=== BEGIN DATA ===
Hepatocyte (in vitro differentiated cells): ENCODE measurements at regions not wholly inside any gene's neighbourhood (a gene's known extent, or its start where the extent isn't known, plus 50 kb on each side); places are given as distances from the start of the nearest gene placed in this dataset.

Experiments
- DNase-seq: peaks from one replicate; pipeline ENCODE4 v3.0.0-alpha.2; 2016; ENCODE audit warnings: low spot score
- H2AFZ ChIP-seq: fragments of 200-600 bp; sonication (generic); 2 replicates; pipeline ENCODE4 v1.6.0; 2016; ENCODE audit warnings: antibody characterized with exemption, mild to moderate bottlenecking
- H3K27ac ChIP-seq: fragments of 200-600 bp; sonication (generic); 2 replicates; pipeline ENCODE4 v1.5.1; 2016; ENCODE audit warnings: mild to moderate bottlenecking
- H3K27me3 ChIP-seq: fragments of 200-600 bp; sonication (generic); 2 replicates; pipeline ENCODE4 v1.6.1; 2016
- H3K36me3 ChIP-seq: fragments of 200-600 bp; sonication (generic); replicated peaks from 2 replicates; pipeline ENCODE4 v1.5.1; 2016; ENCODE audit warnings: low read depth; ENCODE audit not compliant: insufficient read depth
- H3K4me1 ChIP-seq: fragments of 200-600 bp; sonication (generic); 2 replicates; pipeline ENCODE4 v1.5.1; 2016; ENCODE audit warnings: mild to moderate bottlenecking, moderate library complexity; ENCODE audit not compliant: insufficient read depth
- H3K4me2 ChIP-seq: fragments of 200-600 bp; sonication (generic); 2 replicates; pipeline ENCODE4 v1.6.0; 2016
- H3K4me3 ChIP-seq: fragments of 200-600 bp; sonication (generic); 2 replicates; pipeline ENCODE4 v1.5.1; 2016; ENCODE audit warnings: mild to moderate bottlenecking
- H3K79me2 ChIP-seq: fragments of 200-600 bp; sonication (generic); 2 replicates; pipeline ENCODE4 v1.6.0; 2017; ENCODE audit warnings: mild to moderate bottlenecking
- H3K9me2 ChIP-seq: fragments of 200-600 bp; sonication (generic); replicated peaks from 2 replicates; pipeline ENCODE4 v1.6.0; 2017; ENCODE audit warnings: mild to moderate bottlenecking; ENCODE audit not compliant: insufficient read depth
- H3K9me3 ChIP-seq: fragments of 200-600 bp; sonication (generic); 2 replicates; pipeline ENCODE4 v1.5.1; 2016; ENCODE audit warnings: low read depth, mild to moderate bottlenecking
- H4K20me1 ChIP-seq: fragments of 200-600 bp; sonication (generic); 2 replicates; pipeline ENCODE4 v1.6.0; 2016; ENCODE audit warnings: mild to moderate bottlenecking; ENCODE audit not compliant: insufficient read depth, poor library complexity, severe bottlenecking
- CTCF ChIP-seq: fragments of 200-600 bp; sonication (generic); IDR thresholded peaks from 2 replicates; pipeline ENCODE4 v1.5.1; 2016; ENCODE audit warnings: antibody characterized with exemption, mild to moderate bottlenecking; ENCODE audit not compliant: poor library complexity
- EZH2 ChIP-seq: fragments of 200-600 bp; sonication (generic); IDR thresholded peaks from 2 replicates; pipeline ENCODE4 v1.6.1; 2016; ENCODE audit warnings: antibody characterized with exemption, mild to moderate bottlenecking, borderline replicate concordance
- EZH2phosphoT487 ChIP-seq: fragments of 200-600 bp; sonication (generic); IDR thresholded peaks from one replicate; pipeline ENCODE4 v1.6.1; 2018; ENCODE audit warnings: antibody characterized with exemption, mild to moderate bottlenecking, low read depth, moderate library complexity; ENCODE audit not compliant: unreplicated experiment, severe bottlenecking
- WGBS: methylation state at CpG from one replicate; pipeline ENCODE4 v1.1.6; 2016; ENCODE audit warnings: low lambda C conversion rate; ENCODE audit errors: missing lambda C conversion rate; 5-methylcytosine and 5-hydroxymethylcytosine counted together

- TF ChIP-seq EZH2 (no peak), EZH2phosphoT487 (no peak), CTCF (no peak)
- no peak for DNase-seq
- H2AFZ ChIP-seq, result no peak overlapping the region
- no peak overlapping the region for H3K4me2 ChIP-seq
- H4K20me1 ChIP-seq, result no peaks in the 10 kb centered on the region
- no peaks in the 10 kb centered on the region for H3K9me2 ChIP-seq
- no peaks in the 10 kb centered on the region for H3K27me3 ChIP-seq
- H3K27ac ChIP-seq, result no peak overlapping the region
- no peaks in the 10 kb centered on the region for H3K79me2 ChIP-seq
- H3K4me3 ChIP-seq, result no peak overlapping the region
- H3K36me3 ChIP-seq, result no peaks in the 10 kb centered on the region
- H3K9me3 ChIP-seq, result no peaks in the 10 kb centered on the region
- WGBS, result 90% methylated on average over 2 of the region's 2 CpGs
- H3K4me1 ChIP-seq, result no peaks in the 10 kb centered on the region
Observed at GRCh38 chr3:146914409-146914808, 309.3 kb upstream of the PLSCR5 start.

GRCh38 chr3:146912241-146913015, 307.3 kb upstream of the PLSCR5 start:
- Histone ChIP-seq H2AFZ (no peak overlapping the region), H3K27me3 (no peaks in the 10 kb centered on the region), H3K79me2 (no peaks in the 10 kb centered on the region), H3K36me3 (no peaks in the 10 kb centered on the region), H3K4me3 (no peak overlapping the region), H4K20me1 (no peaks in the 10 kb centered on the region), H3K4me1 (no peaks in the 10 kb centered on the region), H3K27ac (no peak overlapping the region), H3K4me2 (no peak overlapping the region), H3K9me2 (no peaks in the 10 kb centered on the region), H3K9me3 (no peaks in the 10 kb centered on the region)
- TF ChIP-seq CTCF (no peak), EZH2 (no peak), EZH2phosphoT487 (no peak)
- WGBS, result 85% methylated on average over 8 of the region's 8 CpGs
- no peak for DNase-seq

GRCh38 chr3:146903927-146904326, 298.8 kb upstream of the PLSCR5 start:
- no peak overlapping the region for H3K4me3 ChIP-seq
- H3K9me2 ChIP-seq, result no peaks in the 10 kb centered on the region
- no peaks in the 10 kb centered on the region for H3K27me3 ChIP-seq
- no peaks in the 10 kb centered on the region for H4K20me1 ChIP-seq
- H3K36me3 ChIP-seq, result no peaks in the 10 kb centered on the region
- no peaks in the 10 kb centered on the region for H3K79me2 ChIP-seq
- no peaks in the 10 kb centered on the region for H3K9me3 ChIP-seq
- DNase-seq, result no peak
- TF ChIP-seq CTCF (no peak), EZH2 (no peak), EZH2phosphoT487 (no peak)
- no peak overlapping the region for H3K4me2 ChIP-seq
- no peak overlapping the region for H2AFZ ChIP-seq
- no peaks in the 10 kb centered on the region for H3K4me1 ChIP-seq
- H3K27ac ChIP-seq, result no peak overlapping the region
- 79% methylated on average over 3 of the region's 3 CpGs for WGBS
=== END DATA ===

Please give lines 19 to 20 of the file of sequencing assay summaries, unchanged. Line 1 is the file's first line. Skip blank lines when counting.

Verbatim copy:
- TF ChIP-seq EZH2 (no peak), EZH2phosphoT487 (no peak), CTCF (no peak)
- no peak for DNase-seq